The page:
As a writer, you’d think I’d be used to critiques by now. I’ve been in a writing fiction class, where they tore my fantasy to shreds, and I’m currently in my senior level English class, where our class is working on a publication that will be distributed to my entire town, and have been slammed by the harsh critiques I’ve been getting.
What does that do to me as a writer? In theory, as a writer, I need to analyze the critiques, edit accordingly, and brush it off like it’s a piece of fuzz on your shirt. It’s very nice in theory, but very difficult in practice. When you get copies of your work back, a story or manuscript that has been your precious word baby for a while, you get this feeling in the pit of your stomach and a feeling like someone torn your heart into tiny pieces.
Something important happens after that though. You read the edits, and eventually realize that some – if not most – are things that should be changed to make it better. That hole is still there, but starts getting smaller. Does that mean change everything they tell you to? No, it doesn’t. You have to use your discretion as the WIPs creator and figure out what is essential to the story and what can be changed. When you overcome that barrier, the hole is about the width of a pencil.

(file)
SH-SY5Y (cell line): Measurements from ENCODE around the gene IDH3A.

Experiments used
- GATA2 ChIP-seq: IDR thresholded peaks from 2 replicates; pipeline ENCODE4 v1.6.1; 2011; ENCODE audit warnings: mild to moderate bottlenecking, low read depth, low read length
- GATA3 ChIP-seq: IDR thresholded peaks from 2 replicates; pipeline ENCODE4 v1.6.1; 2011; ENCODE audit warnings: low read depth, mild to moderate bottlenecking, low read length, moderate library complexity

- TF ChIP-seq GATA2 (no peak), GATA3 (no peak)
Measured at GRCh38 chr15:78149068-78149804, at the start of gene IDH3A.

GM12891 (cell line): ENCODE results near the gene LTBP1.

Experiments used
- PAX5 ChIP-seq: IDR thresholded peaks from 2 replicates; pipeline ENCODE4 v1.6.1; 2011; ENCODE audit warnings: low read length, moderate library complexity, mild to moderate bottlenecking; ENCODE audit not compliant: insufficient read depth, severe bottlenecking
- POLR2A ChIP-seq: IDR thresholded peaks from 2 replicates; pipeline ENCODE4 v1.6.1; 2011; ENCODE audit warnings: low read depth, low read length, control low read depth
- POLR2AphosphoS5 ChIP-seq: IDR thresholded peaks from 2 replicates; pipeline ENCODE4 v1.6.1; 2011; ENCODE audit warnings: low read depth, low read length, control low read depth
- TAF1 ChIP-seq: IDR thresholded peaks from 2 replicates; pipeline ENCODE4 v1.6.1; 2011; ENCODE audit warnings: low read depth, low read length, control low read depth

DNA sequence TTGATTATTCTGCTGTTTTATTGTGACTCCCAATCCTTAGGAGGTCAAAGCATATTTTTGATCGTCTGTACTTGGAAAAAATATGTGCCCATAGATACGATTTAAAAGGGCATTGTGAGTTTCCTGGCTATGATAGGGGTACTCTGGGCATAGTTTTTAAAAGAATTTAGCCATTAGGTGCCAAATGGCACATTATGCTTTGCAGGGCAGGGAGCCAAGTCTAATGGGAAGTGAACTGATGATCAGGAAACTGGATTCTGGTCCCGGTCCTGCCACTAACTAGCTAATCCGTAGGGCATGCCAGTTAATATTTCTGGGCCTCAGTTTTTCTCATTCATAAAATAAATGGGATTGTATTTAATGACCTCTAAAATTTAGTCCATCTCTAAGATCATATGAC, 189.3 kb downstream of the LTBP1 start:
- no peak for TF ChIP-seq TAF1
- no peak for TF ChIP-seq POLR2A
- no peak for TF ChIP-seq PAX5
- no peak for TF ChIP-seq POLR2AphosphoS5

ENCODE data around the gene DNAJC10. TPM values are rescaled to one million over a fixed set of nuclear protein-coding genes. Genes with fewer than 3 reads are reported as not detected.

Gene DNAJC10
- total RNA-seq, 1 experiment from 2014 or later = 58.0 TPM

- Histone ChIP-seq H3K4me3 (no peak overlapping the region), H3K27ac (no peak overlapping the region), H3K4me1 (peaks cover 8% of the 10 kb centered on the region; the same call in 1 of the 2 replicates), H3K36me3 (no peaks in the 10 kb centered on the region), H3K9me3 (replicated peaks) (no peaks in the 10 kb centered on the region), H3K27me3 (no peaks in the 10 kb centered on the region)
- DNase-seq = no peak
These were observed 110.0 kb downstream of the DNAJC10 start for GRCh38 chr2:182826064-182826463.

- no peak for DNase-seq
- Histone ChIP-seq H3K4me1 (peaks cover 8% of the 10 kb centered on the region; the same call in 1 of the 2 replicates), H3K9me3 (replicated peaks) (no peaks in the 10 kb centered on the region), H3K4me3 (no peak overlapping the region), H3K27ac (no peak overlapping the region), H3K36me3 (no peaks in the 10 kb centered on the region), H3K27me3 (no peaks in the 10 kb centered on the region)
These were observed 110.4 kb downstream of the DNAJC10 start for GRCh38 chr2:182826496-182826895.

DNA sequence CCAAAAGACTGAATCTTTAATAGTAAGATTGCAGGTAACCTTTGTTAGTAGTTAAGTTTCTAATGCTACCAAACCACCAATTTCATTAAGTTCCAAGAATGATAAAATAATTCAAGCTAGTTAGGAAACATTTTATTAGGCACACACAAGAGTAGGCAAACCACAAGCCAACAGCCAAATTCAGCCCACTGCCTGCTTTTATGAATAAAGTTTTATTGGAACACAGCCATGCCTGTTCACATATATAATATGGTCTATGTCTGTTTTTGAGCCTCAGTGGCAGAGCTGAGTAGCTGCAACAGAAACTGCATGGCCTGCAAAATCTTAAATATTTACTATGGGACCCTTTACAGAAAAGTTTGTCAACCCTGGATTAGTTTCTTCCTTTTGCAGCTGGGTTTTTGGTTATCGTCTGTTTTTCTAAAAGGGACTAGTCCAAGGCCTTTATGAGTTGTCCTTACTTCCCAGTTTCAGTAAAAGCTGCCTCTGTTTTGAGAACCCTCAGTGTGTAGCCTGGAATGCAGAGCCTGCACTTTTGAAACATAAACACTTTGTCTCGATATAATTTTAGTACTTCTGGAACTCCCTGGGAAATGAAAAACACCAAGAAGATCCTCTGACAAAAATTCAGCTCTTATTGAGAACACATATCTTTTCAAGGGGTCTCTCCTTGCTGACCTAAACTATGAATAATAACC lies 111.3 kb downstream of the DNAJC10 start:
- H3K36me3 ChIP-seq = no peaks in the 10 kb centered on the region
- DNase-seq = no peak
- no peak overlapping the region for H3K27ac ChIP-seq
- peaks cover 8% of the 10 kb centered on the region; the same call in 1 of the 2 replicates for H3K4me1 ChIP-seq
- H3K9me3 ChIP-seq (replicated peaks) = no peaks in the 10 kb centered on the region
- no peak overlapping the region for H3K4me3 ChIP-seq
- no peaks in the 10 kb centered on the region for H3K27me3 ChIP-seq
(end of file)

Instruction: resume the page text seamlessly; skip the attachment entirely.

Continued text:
Finally, when you send that precious word baby of yours back to the editors, and it comes back with a bazillion red markups, that hole expands again, but this time not as big as the first round. As you progress forward and get critique after critique sent back and forth, you start to catch things and habits in your writing that reoccur. Things like in-depth details, or grammatical errors, or maybe that you’re a comma-happy person.
That’s the point I’m trying to tell myself, and something I’m sharing with all of you. CRITIQUES MAKE YOU A BETTER WRITER! While seeing the red pen marks of death may crush you inside, you need to remember that the reason you even get those critiques back is because the editors (whether they are fellow peers, family, friends, or even just a distant connection of someone you know) are only marking those things to make your story the best it can be. Without those marks and notes, the story would go to publication with all the little mistakes and inconsistencies you missed in personal edits. Every good author or writer needs someone who won’t be careful when critiquing and sugarcoat it in sake of your relationship.
As I’ve learned recently, I still get a little pang of pain in my heart when someone tells me my story needs “a little work”. However, the fact still remains that my goal is to be the best author I can be, and that I can write stories that others will enjoy and that makes people feel something inside. If I have bad habits in my writing style, I want them broken before my stories go to publication to give my readers the best, because that’s what they deserve.
I remind myself of that every time a critiqued story comes back to me. I take a deep breath, open it up, and keep on writing.